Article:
The Elephants That Made Me Reprioritize My Life
It's crazy how traveling accelerates time. Weeks that originally seem like ample time to experience all a given city (or country) has to offer can suddenly evaporate amidst the hustle and excitement about getting to see said offerings.
Thailand so far has been the epitome of this experience. From Bangkok (where I ate a scorpion) to Ayutthaya & Sukhothai (Thailand gems of historical significance), to Chiang Mai to Pai and then down to Ko Phi Phi Island, I'm still trying to figure out where the time went.
So far all of Thailand has been incredible, but easily the most memorable--and dare I say life changing experience of it all so far--was the Elephant Jungle Sanctuary located a couple hours outside of Chiang Mai. (Sidenote: both Chiang Mai and Pai in northern Thailand are two of the coolest, most creative, inspiring and inviting places I've ever been).
Anyone who travels to northern Thailand will quickly hear about all the opportunities to ride, play with, bathe with, etc. the elephants. I was hesitant to do it though, because I've heard mixed things about how the elephants are treated at some of the locations. But after doing some research and hearing first hand from a couple other travelers that it was in fact humane and well worth it, I decided I would try it out. I'm so glad I did.
It's difficult to put into words exactly what made the experience so spectacular, as so much of the value is intangible. The energy at the Sanctuary is some of the purest, cleanest, happiest most unpolluted I've ever felt. It's as if the remote jungle village the Sanctuary is a part of is stuck in a time before technological, environmental and philosophical pollution, and despite the volume of tourists that make the trek out there, it doesn't feel in danger of becoming polluted. It's almost as if it's sacred and genuine intention shields it from the harsh elements of the "outside world."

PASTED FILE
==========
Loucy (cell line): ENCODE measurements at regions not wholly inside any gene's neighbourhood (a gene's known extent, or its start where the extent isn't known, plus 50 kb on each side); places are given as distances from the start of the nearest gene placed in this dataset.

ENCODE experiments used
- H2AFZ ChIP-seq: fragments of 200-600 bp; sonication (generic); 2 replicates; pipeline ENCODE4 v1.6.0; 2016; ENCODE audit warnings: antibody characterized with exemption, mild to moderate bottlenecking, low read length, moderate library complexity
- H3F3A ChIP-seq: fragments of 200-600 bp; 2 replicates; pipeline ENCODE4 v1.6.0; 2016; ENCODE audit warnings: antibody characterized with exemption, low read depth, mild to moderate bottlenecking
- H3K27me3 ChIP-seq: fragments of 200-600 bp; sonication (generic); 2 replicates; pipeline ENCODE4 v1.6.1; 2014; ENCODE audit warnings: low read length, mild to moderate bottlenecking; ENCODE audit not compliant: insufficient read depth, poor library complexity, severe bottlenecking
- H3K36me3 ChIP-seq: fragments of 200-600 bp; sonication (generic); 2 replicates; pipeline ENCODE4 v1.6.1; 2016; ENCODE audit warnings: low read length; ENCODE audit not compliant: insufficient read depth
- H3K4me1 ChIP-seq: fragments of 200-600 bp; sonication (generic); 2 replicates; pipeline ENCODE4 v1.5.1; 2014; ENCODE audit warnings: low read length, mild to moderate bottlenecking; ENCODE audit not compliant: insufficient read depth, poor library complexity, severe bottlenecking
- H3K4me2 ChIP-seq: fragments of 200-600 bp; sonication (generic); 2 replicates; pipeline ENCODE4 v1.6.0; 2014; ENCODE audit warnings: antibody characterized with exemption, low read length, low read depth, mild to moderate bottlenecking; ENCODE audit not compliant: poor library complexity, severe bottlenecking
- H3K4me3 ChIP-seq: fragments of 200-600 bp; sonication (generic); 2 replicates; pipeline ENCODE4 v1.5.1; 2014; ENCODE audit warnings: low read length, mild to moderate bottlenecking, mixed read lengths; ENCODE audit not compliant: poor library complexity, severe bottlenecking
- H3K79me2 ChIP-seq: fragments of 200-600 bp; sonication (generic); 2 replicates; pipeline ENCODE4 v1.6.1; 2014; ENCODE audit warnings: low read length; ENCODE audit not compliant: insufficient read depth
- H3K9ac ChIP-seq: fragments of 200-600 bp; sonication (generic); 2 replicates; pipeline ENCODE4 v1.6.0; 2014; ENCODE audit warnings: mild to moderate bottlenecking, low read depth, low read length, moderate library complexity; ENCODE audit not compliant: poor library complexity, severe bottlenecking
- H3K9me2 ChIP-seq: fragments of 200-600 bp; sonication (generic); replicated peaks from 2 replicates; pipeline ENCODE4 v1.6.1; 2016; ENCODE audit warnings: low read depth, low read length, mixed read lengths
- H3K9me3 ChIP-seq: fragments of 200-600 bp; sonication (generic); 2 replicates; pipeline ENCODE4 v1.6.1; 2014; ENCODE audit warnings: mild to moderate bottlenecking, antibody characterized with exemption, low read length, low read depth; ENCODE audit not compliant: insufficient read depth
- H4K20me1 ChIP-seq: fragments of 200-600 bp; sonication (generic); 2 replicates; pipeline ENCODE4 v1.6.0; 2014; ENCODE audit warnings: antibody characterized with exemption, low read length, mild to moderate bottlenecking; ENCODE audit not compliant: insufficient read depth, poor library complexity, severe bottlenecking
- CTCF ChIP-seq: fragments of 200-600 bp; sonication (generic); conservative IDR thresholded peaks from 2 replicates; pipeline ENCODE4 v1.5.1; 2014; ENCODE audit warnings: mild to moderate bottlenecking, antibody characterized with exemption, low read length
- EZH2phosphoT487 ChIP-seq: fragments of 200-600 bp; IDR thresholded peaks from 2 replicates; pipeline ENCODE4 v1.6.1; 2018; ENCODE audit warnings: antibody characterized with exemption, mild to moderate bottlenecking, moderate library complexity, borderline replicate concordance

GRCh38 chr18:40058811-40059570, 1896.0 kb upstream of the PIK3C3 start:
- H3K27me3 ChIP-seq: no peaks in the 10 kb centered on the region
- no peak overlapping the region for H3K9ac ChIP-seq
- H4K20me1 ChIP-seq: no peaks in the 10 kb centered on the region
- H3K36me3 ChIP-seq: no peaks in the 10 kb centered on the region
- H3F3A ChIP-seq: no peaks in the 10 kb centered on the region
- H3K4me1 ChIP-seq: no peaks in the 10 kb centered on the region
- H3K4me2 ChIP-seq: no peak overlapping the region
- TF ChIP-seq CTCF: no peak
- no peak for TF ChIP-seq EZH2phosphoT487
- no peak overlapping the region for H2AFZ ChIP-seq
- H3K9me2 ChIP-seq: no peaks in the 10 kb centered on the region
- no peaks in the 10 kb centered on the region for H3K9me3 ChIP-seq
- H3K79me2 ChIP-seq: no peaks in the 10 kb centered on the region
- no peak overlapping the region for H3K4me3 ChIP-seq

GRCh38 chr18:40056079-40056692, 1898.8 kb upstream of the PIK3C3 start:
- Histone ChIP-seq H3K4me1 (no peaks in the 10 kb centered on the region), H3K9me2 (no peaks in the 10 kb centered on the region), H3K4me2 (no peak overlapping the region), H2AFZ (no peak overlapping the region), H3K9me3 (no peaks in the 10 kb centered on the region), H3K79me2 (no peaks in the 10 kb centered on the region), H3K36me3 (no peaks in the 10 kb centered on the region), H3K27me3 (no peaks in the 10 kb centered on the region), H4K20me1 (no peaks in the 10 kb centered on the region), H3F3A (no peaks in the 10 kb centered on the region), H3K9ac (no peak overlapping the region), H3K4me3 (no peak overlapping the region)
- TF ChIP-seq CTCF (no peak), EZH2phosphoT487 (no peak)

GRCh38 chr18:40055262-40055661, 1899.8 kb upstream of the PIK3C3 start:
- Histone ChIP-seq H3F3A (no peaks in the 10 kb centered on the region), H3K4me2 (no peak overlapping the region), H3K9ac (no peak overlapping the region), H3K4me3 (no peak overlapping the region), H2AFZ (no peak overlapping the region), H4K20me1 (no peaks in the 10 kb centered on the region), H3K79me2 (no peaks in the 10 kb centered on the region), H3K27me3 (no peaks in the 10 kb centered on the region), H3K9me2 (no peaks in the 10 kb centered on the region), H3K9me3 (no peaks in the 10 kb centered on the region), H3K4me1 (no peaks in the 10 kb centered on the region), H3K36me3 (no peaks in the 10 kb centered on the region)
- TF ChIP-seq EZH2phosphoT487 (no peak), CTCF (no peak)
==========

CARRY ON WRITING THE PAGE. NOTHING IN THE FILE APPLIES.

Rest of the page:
Of course the elephants only add to the magical feel of the Sanctuary. Shortly after arriving we were able to feed and play with them, an experience made even better by the couple of baby elephants and pregnant mother. It was truly amazing--despite their massive size they are actually quite majestic and incredibly gentle. There is something inexplicably magical about them and upon seeing them it was almost impossible to pull your eyes and hands away.
The most fun came when we joined them for a mud bath to cool them off in the afternoon heat. That mud bath (which quickly turned into a mud fight) was followed by a dip in the river where it's difficult to say whether we (tourists) or them (elephants) had a better time. The baby elephant especially was captivating, rolling around and spraying water with an almost child-like demeanor.
The last few minutes of our time at the Sanctuary was spent seeing the people's village and farm that functions there. The simple, effective, authentic lifestyle of the jungle village was the icing on the cake and personified the intention for simplicity I've been seeking--and finding--since I began traveling.
My experience at the Elephant Sanctuary got me thinking...Do we dare believe that other parts of the world can live with such happiness and efficiency, despite technological and cultural advances? Of course it's unrealistic to think the whole world could hold the same energy as the Elephant Sanctuary, but what would happen if we started trying to strive for purity, authenticity and peace every day? Life would be less complicated. Happier. More genuine and authentic. My time in northern Thailand was relatively short...but I have every intention of utilizing the invitation from the guide there to return to the Sanctuary for an extended period of time, so I can keep figuring out what's really important in life.